Road closure as Network Rail continues to upgrade the railway in Bedford: Ford End  Road bridge

Thursday 23 Nov 2017

Road closure as Network Rail continues to upgrade the railway in Bedford

London North Eastern & East Midlands

Ford End Road bridge in Bedford will be closed overnight to allow Network Rail to resurface a section of road after carrying out investigation work into the structure.

Investigative work has taken place ahead of an upgrade to the bridge which will begin from February, 2018 as part of the Midland Main Line improvement programme, which will see the line through Bedford electrified up to Kettering and Corby

The bridge will be closed in both directions from 20:00 on Tuesday 28, November until 06:00 on Wednesday, 29 November. Pedestrian access across the bridge will be maintained throughout the work and a clearly signposted diversion will be in place for motorists.

Anyone wishing to find out more about the work can call the Network Rail National Helpline on 03457 11 41 41

Contact information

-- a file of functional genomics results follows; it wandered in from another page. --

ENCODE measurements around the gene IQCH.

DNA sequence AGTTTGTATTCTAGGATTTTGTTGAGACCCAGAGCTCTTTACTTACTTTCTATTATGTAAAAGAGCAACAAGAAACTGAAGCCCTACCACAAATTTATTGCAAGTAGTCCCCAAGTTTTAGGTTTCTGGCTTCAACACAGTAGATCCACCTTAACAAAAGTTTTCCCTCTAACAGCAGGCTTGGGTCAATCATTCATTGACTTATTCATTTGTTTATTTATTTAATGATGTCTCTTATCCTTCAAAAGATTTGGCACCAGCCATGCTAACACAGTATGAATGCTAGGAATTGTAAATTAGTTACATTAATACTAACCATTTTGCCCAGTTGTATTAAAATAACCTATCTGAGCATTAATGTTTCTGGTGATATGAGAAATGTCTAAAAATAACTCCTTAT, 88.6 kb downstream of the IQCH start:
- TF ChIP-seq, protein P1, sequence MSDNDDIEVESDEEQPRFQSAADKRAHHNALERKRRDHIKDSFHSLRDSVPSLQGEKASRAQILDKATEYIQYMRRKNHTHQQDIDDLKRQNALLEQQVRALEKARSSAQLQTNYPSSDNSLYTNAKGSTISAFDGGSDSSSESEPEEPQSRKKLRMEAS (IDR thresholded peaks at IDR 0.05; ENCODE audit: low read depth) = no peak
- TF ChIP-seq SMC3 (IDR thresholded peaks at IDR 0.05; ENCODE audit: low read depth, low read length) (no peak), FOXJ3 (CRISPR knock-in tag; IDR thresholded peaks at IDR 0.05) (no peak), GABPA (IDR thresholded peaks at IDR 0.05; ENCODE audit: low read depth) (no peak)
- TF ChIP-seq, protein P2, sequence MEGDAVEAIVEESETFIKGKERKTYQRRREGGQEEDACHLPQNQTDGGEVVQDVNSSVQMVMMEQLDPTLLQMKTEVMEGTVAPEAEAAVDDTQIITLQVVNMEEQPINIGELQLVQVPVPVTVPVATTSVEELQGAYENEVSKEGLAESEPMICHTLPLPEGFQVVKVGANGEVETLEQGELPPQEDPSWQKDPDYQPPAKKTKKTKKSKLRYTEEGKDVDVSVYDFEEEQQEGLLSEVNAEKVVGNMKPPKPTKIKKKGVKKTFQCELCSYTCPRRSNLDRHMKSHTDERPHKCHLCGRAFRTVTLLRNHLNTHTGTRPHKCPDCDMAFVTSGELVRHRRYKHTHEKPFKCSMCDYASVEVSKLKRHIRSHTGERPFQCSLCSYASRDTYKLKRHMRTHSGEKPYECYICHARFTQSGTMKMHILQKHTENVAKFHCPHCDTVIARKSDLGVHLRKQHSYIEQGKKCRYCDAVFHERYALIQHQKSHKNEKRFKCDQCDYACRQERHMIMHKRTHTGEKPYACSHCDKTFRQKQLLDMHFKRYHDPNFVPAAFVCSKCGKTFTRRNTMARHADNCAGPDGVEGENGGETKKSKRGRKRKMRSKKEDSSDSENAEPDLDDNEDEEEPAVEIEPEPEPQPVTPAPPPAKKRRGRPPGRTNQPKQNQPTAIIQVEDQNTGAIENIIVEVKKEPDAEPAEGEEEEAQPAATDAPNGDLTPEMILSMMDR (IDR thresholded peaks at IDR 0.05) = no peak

Passengers / community members
Network Rail national helpline
03457 11 41 41

Latest travel advice
Please visit National Rail Enquiries

Network Rail press office - Amy Brenndorfer
Communications Executive

About Network Rail

Network Rail owns, manages and develops Britain's railway - the 20,000 miles of track, 40,000 bridges and viaducts and the thousands of signals, level crossings and stations (the largest of which we also run). In partnership with train operators we help people take more than 1.65bn journeys by rail every year and move hundreds of millions of tonnes of freight, saving almost 8m lorry journeys. We employ 38,000 people across Britain and work round-the-clock, each and every day, to provide a safe, reliable railway.

About the Railway Upgrade Plan

The Railway Upgrade Plan is Network Rail's investment plan for Britain's railways. It makes up two-thirds of Network Rail's £40bn spending priorities for the five years to 2019 and represents the biggest sustained programme of rail modernisation since the Victoria era. It is designed to provide more capacity, relieve crowding and respond to the tremendous growth Britain's railways continue to experience; passenger numbers have doubled in the past 20 years and are set to double again over the next 25 years - so we need to continue to invest in building a bigger, better railway. For passengers, that means:

  • longer, faster more frequent trains;
  • better, more reliable infrastructure; and
  • better facilities for passengers, especially at stations.

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